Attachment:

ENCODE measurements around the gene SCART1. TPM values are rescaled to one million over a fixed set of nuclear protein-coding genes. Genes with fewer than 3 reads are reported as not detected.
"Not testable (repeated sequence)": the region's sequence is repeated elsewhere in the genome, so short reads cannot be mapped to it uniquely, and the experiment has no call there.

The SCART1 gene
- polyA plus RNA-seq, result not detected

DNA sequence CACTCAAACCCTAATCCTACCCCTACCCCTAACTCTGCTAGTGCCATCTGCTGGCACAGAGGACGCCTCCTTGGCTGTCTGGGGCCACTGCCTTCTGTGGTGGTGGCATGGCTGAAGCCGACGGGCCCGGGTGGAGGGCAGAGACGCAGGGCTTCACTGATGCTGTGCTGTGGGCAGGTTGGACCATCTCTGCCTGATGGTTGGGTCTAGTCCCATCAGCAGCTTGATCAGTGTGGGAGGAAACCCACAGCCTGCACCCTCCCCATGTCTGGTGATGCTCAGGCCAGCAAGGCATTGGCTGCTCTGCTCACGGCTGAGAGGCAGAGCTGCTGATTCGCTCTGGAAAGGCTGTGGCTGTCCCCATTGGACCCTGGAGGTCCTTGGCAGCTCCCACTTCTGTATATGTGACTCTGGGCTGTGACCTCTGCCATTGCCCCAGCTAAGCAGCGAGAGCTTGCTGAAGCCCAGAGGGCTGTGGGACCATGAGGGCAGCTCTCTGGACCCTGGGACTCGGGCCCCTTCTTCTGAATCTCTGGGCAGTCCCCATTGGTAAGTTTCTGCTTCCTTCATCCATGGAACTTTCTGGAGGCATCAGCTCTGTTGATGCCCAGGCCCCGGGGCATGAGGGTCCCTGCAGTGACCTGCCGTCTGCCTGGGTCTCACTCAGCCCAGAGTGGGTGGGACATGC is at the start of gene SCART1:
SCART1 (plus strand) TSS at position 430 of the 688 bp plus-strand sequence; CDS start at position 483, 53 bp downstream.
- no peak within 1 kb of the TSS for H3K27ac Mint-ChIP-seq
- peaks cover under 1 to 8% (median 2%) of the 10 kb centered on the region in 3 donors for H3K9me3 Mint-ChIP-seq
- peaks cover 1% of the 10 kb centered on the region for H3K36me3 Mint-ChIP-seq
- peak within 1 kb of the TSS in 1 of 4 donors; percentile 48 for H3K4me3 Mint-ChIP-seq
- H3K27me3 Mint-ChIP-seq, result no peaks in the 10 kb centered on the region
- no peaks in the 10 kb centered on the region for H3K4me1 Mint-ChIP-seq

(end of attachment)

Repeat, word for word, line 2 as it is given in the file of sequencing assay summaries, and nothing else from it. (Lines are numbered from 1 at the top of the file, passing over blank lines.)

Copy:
"Not testable (repeated sequence)": the region's sequence is repeated elsewhere in the genome, so short reads cannot be mapped to it uniquely, and the experiment has no call there.